25 October 2008

US domestic air transport deregulation 30 years later

This week saw the thirtieth anniversary of the economic deregulation of the US domestic airline industry under the Carter Administration.

To mark the occasion on 23 October 2008 the Antitrust Division of the US Department of Justice held a Workshop on Airline Competition at which some of the leading academics in the airline field presented papers (HT to Aviation Law Prof Blog).

Also marking the occasion were three articles complete with commentaries in the Summer 2008 issue of the Houston Law Review and a short article, Why You Hate to Fly, by Evan Sparks in The American magazine.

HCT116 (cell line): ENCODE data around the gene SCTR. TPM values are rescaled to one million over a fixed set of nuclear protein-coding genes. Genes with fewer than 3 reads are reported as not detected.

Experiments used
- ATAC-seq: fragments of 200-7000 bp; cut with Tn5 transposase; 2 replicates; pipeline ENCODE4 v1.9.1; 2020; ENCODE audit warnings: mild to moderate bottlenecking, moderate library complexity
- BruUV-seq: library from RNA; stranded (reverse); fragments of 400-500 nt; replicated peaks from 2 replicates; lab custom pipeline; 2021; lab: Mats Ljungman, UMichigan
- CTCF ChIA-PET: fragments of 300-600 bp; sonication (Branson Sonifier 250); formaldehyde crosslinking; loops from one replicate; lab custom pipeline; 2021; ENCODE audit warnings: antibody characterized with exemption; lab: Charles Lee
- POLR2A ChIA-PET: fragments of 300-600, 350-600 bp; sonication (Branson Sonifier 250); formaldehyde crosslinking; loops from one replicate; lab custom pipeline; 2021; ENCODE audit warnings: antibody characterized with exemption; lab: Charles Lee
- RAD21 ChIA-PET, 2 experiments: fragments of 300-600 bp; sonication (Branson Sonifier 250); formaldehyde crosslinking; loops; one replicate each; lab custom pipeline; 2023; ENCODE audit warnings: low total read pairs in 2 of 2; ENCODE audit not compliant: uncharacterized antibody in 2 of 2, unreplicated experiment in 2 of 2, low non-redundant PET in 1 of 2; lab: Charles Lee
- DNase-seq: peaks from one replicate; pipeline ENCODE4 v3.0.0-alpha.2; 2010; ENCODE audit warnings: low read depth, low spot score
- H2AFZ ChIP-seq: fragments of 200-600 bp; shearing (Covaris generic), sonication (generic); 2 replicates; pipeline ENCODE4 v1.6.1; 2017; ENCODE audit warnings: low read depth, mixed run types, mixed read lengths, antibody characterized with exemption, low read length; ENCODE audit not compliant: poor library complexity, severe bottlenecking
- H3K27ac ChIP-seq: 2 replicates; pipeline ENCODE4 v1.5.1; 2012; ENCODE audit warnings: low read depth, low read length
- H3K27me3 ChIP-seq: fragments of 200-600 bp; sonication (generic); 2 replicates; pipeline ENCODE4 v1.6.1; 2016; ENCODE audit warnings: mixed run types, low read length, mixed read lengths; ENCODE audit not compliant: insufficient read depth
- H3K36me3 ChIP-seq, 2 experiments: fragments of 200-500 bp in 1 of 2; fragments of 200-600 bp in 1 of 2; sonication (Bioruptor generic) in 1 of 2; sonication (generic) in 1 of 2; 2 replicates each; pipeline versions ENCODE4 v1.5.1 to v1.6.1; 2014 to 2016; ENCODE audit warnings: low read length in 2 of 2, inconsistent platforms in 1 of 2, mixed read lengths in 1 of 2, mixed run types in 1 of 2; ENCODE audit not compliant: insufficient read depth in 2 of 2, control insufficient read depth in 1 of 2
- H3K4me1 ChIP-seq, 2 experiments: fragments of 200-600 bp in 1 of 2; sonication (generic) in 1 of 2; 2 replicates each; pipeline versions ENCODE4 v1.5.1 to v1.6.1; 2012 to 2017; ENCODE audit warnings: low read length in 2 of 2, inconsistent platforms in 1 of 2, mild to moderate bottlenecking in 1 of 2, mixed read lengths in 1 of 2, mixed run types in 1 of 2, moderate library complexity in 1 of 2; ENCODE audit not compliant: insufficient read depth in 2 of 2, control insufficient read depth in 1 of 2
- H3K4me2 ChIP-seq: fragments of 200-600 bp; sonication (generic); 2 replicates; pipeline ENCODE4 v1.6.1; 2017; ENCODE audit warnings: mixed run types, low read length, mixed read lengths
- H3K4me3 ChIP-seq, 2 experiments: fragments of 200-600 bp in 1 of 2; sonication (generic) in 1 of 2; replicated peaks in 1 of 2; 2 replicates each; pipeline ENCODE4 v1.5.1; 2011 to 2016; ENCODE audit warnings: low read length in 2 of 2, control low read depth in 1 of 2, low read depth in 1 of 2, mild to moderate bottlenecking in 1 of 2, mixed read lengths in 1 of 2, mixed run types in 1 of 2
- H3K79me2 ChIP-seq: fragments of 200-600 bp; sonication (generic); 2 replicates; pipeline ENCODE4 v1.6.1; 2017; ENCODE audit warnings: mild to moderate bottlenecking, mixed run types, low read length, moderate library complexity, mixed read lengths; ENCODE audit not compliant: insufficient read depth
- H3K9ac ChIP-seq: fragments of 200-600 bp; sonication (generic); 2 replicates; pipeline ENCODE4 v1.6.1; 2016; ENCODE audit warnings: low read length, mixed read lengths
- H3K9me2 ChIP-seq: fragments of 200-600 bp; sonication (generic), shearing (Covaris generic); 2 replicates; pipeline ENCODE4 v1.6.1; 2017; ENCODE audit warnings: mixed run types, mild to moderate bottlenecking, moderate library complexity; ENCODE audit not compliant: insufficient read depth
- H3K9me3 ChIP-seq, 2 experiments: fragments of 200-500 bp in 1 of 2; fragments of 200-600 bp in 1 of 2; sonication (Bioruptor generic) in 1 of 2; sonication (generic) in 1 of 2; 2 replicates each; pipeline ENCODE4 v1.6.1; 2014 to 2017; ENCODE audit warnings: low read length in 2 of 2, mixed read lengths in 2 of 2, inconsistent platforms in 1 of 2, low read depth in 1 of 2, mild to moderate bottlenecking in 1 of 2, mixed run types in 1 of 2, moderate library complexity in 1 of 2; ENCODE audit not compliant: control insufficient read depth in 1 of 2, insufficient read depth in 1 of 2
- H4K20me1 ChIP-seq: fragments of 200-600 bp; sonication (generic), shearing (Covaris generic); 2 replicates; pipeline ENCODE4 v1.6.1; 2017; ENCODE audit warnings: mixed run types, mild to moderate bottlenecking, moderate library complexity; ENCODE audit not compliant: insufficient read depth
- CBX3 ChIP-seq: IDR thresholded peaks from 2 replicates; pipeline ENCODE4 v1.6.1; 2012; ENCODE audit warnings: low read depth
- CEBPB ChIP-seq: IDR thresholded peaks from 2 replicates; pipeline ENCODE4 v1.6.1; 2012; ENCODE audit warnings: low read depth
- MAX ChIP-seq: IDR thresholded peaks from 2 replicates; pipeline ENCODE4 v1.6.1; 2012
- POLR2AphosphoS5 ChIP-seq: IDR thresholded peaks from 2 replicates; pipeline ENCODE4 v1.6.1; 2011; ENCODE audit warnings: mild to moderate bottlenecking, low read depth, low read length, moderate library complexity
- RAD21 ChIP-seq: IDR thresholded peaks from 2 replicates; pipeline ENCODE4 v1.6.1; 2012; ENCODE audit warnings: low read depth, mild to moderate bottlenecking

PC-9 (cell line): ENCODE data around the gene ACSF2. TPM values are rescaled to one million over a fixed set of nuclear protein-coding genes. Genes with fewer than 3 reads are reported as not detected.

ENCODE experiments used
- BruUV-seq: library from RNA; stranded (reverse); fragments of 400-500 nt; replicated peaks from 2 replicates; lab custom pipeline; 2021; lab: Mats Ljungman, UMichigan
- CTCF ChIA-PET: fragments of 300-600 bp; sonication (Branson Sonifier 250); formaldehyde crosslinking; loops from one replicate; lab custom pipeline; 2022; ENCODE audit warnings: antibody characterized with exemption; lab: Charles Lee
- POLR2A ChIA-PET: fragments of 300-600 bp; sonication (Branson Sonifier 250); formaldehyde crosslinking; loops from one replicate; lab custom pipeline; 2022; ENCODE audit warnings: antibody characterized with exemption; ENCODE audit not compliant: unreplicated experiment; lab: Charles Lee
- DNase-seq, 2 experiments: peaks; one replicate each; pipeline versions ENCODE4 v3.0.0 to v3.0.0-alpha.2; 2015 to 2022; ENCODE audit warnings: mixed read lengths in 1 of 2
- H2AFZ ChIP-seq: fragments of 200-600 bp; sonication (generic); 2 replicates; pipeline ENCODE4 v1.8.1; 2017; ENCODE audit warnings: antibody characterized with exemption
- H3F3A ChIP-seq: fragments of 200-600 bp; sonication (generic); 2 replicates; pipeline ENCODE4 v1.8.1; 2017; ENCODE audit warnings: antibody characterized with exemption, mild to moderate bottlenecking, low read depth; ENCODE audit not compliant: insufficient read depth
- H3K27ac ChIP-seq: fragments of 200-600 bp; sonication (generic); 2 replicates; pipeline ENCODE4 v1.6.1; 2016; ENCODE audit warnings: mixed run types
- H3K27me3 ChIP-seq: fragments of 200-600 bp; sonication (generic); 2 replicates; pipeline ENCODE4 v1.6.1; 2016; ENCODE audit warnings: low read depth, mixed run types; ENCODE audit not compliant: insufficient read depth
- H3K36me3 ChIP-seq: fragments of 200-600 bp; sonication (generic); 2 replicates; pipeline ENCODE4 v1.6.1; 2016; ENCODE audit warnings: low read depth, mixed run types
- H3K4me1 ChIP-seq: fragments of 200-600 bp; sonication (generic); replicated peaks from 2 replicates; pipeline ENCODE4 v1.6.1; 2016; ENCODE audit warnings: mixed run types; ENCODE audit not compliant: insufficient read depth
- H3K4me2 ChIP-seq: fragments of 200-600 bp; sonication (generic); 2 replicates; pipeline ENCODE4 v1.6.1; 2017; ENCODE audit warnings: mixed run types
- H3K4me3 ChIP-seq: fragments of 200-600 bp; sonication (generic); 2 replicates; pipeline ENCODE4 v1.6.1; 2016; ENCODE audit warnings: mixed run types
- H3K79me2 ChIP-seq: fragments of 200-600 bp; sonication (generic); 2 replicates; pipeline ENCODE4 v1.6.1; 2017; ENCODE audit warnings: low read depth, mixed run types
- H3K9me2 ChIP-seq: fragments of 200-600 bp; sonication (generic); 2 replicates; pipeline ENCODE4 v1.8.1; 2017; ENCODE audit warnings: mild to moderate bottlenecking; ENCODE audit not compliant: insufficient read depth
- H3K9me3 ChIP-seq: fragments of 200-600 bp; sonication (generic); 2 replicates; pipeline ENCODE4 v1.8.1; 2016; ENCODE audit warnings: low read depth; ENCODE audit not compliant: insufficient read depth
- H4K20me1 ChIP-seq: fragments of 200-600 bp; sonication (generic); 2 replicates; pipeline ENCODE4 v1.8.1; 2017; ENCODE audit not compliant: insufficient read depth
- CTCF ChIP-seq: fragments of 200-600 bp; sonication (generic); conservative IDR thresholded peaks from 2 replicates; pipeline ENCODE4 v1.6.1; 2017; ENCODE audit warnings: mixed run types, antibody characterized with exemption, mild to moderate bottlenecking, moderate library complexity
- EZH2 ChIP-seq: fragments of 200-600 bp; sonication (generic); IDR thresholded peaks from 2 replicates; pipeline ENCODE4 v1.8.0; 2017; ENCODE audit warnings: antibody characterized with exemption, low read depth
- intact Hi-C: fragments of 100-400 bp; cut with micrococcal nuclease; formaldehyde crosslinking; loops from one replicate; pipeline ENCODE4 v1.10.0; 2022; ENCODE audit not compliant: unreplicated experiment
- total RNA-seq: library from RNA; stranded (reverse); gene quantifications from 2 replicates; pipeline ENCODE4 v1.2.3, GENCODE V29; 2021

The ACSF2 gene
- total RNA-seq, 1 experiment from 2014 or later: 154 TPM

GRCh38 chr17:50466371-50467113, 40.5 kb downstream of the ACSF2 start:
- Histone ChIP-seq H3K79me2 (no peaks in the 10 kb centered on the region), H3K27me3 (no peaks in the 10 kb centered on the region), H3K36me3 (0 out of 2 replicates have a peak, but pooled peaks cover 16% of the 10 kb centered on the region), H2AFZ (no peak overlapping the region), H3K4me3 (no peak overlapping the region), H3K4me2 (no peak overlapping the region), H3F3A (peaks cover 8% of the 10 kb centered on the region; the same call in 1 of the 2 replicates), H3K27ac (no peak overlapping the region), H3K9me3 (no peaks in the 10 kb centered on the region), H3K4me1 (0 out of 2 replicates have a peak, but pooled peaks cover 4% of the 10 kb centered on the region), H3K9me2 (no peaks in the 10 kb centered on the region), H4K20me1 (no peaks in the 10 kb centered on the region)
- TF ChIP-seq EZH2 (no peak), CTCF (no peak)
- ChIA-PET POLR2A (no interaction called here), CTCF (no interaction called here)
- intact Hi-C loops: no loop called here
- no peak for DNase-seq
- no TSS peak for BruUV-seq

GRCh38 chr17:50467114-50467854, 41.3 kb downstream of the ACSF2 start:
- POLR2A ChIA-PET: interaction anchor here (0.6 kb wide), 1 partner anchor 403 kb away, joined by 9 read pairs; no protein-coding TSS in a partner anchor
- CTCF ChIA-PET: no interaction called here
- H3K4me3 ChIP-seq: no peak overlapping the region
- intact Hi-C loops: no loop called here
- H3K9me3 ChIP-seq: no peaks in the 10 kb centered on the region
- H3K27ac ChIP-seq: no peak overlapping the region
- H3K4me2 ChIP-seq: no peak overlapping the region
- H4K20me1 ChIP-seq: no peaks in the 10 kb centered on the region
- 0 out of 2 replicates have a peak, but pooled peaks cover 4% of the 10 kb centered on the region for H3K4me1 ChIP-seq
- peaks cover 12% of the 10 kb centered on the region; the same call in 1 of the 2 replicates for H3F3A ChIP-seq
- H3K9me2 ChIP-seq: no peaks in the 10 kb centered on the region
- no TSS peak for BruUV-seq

Bill Swelbar from MIT has four postings on his weblog:
The second posting finishes with an intriguing comment: "In the future, look to the horizon for the new competitive battleground. It will be more about Auckland than Amarillo. It really will."

To cap it off Kieran Daly noted that, one of the biggest beneficiaries of deregulation, Southwest had just announced its first quarterly loss in 17 years as a result of having to mark to market its fuel hedging.

I remember in the 1980s reading that the airline industry was proving to be less contestable than the advocates of economic deregulation had thought it would be. The industry certainly has had a bumpy ride from a financial perspective but consumers have enjoyed huge benefits. I continue to have an open mind as to whether the economic policy advisers and regulators, of which I am one here in New Zealand, have it right. The above links point to plenty of food for thought.

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